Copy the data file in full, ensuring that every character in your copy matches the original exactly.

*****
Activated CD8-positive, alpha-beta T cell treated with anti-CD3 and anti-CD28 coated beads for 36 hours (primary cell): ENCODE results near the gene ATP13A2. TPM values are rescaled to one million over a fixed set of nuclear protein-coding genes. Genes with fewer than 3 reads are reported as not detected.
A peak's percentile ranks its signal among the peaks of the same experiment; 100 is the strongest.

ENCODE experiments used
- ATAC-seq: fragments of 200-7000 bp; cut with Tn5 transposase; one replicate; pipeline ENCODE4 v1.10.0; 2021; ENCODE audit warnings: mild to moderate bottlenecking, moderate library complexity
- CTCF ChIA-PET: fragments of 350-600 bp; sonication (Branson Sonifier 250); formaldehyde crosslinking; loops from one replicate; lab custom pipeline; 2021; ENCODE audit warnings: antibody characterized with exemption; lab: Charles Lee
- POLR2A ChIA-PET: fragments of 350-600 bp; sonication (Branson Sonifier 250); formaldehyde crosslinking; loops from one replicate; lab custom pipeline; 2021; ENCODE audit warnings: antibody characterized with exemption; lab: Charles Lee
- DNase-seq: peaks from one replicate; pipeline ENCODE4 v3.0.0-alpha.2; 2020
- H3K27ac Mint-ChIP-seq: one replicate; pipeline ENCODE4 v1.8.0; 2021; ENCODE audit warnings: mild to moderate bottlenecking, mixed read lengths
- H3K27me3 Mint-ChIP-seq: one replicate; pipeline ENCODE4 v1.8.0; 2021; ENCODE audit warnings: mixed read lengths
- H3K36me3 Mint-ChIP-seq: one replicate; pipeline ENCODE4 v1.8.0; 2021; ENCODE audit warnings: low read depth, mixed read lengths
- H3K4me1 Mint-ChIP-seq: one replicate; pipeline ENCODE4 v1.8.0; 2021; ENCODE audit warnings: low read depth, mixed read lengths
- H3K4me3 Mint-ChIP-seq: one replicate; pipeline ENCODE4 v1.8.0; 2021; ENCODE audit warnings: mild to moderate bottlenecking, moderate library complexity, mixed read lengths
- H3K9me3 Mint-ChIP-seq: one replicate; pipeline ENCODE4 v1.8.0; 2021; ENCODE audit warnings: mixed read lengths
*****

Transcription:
Activated CD8-positive, alpha-beta T cell treated with anti-CD3 and anti-CD28 coated beads for 36 hours (primary cell): ENCODE results near the gene ATP13A2. TPM values are rescaled to one million over a fixed set of nuclear protein-coding genes. Genes with fewer than 3 reads are reported as not detected.
A peak's percentile ranks its signal among the peaks of the same experiment; 100 is the strongest.

ENCODE experiments used
- ATAC-seq: fragments of 200-7000 bp; cut with Tn5 transposase; one replicate; pipeline ENCODE4 v1.10.0; 2021; ENCODE audit warnings: mild to moderate bottlenecking, moderate library complexity
- CTCF ChIA-PET: fragments of 350-600 bp; sonication (Branson Sonifier 250); formaldehyde crosslinking; loops from one replicate; lab custom pipeline; 2021; ENCODE audit warnings: antibody characterized with exemption; lab: Charles Lee
- POLR2A ChIA-PET: fragments of 350-600 bp; sonication (Branson Sonifier 250); formaldehyde crosslinking; loops from one replicate; lab custom pipeline; 2021; ENCODE audit warnings: antibody characterized with exemption; lab: Charles Lee
- DNase-seq: peaks from one replicate; pipeline ENCODE4 v3.0.0-alpha.2; 2020
- H3K27ac Mint-ChIP-seq: one replicate; pipeline ENCODE4 v1.8.0; 2021; ENCODE audit warnings: mild to moderate bottlenecking, mixed read lengths
- H3K27me3 Mint-ChIP-seq: one replicate; pipeline ENCODE4 v1.8.0; 2021; ENCODE audit warnings: mixed read lengths
- H3K36me3 Mint-ChIP-seq: one replicate; pipeline ENCODE4 v1.8.0; 2021; ENCODE audit warnings: low read depth, mixed read lengths
- H3K4me1 Mint-ChIP-seq: one replicate; pipeline ENCODE4 v1.8.0; 2021; ENCODE audit warnings: low read depth, mixed read lengths
- H3K4me3 Mint-ChIP-seq: one replicate; pipeline ENCODE4 v1.8.0; 2021; ENCODE audit warnings: mild to moderate bottlenecking, moderate library complexity, mixed read lengths
- H3K9me3 Mint-ChIP-seq: one replicate; pipeline ENCODE4 v1.8.0; 2021; ENCODE audit warnings: mixed read lengths